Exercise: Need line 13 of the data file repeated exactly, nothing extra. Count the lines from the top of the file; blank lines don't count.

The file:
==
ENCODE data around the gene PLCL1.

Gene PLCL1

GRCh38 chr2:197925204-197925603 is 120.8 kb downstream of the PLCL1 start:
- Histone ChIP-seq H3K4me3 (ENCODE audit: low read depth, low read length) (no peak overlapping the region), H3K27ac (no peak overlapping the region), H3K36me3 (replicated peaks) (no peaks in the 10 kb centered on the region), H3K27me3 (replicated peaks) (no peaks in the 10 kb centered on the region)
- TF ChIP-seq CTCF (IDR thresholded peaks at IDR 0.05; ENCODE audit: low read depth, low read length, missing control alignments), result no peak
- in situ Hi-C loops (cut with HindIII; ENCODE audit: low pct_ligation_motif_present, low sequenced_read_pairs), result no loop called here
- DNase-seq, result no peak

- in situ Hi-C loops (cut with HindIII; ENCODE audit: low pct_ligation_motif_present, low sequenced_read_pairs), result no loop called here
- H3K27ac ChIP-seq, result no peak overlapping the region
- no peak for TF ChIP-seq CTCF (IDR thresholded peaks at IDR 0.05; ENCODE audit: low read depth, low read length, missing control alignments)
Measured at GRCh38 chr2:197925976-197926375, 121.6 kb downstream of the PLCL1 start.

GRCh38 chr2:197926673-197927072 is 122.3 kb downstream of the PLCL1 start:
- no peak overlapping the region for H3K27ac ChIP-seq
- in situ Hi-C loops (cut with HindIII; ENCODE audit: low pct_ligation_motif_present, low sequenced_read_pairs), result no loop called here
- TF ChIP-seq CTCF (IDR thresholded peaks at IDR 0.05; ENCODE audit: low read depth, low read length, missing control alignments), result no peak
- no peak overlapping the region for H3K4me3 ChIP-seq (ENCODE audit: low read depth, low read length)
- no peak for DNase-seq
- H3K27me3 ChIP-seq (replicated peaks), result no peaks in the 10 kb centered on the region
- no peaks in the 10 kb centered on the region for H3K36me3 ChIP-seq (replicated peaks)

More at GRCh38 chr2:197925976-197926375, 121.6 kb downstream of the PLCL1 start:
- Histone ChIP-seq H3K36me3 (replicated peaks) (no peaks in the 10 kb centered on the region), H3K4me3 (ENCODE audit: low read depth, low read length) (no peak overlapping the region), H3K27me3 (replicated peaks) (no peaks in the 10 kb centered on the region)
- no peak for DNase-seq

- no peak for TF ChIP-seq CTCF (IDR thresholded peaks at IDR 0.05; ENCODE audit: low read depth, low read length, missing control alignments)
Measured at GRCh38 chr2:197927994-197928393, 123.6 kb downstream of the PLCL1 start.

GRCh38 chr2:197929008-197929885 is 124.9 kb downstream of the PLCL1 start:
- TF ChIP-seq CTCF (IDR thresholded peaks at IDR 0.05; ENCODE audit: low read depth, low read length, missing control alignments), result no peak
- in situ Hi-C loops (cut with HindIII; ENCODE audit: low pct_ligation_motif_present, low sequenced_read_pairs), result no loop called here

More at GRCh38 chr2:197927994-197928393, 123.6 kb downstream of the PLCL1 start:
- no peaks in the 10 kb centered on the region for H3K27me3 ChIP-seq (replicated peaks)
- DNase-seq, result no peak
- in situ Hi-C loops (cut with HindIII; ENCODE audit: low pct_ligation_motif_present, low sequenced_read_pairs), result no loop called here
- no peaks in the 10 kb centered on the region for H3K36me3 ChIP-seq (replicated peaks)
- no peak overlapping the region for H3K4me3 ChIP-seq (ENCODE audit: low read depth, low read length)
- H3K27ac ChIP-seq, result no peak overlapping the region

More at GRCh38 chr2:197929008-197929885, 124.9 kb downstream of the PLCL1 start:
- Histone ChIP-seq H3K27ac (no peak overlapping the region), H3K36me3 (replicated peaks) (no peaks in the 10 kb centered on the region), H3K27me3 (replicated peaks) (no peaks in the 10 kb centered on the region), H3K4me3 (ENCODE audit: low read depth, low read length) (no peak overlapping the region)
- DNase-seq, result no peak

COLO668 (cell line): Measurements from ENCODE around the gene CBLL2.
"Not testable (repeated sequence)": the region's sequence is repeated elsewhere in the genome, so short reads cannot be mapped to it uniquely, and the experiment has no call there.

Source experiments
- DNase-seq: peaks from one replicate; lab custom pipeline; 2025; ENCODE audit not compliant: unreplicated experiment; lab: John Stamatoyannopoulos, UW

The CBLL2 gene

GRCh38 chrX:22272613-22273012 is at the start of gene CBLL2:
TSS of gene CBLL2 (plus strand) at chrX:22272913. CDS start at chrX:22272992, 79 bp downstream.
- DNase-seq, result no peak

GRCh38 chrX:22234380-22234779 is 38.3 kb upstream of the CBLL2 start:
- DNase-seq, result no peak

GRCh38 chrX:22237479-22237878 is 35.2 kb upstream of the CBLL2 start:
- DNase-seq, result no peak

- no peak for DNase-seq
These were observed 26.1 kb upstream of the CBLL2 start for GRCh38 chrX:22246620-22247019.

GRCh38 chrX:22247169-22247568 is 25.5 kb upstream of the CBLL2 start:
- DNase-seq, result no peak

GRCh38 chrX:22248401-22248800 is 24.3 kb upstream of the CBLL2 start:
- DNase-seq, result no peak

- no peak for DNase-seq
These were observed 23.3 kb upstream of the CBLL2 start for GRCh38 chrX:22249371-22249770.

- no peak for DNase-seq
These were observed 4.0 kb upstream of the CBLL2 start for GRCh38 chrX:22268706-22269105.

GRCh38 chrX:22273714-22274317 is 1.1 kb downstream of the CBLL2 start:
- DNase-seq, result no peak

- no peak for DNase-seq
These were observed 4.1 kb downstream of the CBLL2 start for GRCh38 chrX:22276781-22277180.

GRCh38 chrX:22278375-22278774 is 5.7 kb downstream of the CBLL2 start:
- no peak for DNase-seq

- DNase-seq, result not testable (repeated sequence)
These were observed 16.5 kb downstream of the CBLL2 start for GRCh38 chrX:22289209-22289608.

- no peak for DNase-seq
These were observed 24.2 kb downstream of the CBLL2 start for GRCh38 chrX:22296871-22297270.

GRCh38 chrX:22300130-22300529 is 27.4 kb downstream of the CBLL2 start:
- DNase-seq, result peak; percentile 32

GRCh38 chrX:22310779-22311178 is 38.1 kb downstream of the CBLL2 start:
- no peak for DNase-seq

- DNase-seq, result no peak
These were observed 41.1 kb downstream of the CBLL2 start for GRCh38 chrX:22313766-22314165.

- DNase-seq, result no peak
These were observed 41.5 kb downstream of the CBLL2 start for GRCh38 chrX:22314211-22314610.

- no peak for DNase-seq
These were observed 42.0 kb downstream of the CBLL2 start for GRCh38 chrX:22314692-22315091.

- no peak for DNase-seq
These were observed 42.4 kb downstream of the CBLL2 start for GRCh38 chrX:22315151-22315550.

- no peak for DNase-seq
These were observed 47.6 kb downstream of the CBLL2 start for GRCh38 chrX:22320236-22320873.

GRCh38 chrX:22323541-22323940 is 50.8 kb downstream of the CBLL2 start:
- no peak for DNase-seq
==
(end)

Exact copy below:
- no peak overlapping the region for H3K27ac ChIP-seq